NEWS RELEASE, 12/08/98

Local military base closures leave civilian workers with re-employment difficulties, says new UC Berkeley report

By Cathy Cockrell, Public Affairs

BERKELEY -- Civilian workers displaced by military base closures are having serious re-employment difficulties, according to a new report from the University of California, Berkeley.

For the civilians once employed at six San Francisco Bay Area military bases slated for closure starting in 1993, private sector jobs are hard to come by, the report found, and tend to pay significantly less than these workers' former jobs. The civilians who fared best, it said, were those who found a position at another military base - although more than half who secured federal jobs were forced to relocate outside the Bay Area.

The report, "Employment Analysis of East Bay Military Base Civilian Employees," was published by the campus's Institute of Urban and Regional Development (IURD) and funded by the U.S. Department of Labor and the East Bay Conversion and Reinvestment Commission (EBCRC). Its authors are Josh Kirschenbaum, Director of Special Projects at IURD, and Lorraine Giordano, EBCRC Human Resources Coordinator.

Using data provided by the Department of Labor and the U.S. Navy, the report documents the employment status of 14,873 civilian workers who lost their jobs at five decommissioned East Bay military bases - Mare Island Naval Shipyard, Vallejo; Alameda Naval Air Station and Depot, Alameda; and, in Oakland, the Oak Knoll Naval Hospital and Naval Public Works Center - as well as the Oakland Army Base, where closure will be complete next year.

The analysis, conducted in 1997, found that only 17 percent of the civilian work force studied found employment in the private sector. Of those jobs, only 31 percent paid $30,000 a year or more.

Those same workers, when employed by the military, had earned an average income of approximately $40,000 a year - nearly equal to the average annual household income in the two counties where the layoffs occurred.

Referring both to difficulties finding work and to reduced wages and loss of benefits, Kirschenbaum said that out of nearly 15,000 workers studied, about 9,000 "had their employment experience dramatically altered after base closure."

Characterizing the 17 percent rate of civilian re-employment as "extremely low," he estimated that 20 percent of the study group is chronically unemployed, when workers who decided to retire after losing their military jobs are excluded.

Such findings, he said, "are going to force the Department of Labor to take a serious look at skills maintained by civilian workers who are let go by the military, to see how transferable those skills are to the private sector."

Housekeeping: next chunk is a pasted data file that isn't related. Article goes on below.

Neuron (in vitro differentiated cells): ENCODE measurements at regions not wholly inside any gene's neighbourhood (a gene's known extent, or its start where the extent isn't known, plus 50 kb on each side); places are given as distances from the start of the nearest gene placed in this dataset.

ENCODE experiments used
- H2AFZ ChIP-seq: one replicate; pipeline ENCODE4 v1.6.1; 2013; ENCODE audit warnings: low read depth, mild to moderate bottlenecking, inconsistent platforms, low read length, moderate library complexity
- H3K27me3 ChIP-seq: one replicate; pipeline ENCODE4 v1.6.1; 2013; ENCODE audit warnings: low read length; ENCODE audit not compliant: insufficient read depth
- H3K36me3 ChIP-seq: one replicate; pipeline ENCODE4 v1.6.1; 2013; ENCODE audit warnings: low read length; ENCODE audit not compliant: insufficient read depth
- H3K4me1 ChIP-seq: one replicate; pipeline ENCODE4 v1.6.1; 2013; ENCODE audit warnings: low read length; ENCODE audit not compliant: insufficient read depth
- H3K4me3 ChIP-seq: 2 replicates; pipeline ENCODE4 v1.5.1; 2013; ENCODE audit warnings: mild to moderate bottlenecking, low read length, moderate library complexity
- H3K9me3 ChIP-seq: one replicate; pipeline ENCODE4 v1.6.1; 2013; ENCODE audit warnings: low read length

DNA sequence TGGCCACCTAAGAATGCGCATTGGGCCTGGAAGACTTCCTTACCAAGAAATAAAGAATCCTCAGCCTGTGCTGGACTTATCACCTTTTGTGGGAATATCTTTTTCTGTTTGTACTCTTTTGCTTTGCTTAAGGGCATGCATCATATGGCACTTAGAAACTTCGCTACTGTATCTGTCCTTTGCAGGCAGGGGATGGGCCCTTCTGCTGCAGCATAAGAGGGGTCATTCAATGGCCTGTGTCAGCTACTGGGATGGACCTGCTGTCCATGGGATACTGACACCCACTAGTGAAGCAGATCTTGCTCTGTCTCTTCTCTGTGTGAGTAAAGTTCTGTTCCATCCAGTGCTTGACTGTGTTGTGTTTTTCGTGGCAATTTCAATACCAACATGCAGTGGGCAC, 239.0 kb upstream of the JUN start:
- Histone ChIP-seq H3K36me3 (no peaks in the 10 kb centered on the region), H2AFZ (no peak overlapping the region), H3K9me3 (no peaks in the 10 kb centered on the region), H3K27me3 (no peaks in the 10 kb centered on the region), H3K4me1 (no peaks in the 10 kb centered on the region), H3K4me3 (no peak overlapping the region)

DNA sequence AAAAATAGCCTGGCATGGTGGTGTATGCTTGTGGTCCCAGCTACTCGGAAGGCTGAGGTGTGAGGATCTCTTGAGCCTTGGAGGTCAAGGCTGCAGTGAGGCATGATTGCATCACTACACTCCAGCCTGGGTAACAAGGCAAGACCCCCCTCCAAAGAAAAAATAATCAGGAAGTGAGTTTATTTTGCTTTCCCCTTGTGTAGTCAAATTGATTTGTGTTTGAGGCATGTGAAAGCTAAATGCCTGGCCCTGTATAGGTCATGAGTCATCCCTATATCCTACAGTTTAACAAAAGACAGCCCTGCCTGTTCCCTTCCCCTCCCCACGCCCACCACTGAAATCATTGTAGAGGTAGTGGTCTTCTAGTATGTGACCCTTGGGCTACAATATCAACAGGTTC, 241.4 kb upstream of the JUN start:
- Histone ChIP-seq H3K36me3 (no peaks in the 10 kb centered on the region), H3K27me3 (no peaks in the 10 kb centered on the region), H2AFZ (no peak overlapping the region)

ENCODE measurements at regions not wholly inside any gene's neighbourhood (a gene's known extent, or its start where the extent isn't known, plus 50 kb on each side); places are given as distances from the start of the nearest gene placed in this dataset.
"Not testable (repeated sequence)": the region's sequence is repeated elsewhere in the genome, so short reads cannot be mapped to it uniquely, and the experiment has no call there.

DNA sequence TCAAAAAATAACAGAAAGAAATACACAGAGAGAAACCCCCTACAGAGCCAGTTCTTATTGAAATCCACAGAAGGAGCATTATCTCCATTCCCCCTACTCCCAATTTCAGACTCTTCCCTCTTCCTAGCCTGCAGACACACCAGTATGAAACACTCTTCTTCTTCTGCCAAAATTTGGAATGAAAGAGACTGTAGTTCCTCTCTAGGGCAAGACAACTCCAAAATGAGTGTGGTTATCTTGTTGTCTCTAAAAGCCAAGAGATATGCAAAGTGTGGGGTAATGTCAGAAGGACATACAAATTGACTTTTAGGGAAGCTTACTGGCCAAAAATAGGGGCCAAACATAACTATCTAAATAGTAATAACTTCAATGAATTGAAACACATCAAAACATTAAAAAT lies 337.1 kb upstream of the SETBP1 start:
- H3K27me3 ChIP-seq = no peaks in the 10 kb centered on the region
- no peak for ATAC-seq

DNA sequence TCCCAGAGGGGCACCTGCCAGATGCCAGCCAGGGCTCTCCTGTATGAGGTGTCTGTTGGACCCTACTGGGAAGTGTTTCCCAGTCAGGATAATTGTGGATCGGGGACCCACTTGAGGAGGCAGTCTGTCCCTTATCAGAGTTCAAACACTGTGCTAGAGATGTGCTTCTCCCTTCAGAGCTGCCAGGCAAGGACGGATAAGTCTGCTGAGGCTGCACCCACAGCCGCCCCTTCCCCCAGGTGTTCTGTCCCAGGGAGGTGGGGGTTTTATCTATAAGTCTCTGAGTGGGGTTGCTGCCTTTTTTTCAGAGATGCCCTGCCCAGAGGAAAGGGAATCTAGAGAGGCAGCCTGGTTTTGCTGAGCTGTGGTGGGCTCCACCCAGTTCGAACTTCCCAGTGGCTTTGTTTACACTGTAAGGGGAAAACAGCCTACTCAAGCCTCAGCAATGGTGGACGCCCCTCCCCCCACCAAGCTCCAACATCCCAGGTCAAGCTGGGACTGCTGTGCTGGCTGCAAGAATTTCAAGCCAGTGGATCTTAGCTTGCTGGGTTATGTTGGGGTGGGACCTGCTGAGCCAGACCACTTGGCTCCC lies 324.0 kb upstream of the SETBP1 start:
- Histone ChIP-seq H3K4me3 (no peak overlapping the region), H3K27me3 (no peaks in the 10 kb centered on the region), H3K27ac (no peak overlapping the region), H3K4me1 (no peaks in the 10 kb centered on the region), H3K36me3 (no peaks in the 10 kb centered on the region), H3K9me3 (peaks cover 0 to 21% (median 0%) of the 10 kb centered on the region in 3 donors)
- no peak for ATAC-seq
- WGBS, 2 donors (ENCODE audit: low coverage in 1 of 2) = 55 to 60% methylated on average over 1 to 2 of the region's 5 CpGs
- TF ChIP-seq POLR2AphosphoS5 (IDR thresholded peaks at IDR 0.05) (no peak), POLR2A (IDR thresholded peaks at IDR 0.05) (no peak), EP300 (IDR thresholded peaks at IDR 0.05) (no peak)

The civilian work force studied was ethnically diverse, primarily older and male, with little formal education and significant earnings.

The authors analyzed the group's demographic and employment characteristics to determine which, if any, affected re-employment outcomes. Workers with college and advanced degrees were most able to find new federal jobs, the report found. Race and gender appeared to have little influence on employment outcomes. Age made a more significant difference: older employees had the lowest placement rates in both federal and private sectors.

The UC Berkeley study showed that only one in three of the jobs secured in the private sector was in manufacturing, although two out of three civilians studied had worked in manufacturing occupations, such as ship building and retrofitting, for the military.

Prior to recent rounds of base closures, the U.S. was home to 495 military bases employing more than 600,000 civilian workers. Since 1988, more than 100 major bases around the country have closed, eliminating 75,000 civilian positions.

Kirschenbaum noted that the base closures have occurred in the midst of a transition from an industrial economy to a technology and service-based one.

While surrounding East Bay communities lost much of their manufacturing jobs during the 1970s and '80s, he said, the military bases located there "preserved an industrial work force well into the '90s."

Offering civilian workers with little formal education high pay, on-the-job training, and good benefits, "military bases provided one of the best job opportunities the American government had to offer," said Kirschenbaum.

Now these workers are "the last ones out" into a technology and service-centered economy with little use for their expertise, he said.

In the East Bay, said Kirschenbaum, a regional planner, most of the displaced civilian workers have lived in, and provided stability for, flatlands neighborhoods all the way from southern Alameda County to southern Solano County.

The "real impact" of their collective loss of earning power is at a neighborhood level, he said.

"Fifteen thousand workers in a region of six million is nothing," Kirschenbaum said. "But when you talk about the flatland communities where many of the workers resided, it's a significant effect."

Because the study captured workers' employment status as much as four years or as little as less than one year after losing their military base jobs, the findings should be considered preliminary, said Kirschenbaum.

"We're only a few years out," he cautioned. "But this shows there are some serious issues to contend with."

"When military bases close," he said, "everyone focuses on the real estate. We need to be paying more attention to what happens to civilian workers."

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